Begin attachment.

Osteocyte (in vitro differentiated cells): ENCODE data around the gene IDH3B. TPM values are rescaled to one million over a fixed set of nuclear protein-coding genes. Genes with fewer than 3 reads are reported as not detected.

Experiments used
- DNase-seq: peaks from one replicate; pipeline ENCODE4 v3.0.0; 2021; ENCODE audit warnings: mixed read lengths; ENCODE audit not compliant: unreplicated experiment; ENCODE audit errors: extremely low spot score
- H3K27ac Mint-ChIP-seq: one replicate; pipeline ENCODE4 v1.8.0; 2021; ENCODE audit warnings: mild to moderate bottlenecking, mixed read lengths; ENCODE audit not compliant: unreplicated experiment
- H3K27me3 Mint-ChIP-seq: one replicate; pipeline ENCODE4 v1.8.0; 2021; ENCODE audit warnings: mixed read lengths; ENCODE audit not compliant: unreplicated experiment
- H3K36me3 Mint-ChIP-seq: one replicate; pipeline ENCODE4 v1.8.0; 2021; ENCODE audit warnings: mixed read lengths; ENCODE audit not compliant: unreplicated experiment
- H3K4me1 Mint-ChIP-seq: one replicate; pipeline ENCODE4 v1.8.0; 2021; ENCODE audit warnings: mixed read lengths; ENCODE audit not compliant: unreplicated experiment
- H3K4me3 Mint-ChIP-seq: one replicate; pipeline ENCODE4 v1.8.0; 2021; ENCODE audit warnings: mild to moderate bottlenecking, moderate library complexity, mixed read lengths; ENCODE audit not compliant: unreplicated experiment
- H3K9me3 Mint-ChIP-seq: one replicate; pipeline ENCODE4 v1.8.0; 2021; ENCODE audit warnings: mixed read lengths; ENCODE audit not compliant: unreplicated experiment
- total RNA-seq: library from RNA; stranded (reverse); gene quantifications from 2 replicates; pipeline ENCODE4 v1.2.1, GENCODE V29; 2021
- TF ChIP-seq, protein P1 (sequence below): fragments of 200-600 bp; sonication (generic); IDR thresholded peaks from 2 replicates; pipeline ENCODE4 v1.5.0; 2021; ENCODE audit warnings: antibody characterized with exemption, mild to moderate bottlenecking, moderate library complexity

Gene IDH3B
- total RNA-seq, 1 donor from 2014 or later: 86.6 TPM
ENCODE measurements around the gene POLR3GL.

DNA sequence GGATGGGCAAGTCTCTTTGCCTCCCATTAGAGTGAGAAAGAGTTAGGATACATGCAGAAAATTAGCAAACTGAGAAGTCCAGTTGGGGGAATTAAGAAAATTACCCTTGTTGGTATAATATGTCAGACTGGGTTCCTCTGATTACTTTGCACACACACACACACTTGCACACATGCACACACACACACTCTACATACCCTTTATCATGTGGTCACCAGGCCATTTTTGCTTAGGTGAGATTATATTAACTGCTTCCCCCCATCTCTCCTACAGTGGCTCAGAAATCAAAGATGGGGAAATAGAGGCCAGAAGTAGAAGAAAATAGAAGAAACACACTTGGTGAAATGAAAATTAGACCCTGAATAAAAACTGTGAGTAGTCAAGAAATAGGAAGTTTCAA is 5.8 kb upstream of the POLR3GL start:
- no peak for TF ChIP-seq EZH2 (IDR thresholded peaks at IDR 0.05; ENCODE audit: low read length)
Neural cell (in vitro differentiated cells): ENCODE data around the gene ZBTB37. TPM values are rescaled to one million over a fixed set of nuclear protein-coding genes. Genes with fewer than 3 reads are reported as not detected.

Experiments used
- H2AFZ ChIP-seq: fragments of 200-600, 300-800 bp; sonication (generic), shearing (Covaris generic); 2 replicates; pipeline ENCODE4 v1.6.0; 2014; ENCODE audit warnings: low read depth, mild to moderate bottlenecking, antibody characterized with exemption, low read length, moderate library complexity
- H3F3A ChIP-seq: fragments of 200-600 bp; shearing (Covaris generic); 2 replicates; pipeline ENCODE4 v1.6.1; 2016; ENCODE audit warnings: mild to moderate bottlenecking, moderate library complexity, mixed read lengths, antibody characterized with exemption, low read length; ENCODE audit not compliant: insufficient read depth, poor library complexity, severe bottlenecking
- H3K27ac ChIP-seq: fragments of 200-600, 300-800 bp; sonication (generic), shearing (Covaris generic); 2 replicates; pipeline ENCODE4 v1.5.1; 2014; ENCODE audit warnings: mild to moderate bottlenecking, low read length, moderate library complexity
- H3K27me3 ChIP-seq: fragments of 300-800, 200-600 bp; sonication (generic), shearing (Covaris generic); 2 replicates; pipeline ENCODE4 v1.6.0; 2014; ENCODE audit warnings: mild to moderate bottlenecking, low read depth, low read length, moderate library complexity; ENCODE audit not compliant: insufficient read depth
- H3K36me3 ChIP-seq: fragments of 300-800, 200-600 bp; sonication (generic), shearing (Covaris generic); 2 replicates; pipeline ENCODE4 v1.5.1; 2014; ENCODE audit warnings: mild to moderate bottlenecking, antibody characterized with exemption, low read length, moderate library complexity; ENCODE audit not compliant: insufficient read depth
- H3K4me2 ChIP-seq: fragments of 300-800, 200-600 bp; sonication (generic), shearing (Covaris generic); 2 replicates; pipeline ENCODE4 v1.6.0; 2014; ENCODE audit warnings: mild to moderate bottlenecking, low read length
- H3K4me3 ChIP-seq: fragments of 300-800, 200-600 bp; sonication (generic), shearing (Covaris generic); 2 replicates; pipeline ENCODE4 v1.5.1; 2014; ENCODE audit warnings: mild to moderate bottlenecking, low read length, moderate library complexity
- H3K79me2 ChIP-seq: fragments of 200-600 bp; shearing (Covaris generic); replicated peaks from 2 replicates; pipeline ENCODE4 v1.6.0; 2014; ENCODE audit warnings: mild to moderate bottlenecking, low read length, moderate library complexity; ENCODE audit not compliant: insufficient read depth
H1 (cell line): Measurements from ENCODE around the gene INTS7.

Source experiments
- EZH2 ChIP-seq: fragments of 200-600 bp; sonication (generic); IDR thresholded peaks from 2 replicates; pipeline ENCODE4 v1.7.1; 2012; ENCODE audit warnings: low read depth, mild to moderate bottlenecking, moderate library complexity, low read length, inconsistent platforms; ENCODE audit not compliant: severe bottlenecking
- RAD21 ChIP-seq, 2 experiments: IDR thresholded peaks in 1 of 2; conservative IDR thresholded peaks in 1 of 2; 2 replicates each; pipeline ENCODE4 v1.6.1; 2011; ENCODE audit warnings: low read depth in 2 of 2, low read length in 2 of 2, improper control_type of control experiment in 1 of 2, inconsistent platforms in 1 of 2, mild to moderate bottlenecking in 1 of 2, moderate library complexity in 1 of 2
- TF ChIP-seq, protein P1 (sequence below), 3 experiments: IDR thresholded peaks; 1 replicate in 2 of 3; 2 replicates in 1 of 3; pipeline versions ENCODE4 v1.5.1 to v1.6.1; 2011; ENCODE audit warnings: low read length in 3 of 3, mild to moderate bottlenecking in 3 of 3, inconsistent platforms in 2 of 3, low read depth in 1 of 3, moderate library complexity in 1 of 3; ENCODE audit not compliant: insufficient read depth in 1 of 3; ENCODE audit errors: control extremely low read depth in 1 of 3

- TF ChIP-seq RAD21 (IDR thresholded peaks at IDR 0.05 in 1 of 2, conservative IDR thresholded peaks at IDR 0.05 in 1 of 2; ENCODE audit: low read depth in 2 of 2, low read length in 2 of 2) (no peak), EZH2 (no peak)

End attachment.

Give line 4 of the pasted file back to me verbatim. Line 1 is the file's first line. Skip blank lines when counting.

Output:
- H3K27ac Mint-ChIP-seq: one replicate; pipeline ENCODE4 v1.8.0; 2021; ENCODE audit warnings: mild to moderate bottlenecking, mixed read lengths; ENCODE audit not compliant: unreplicated experiment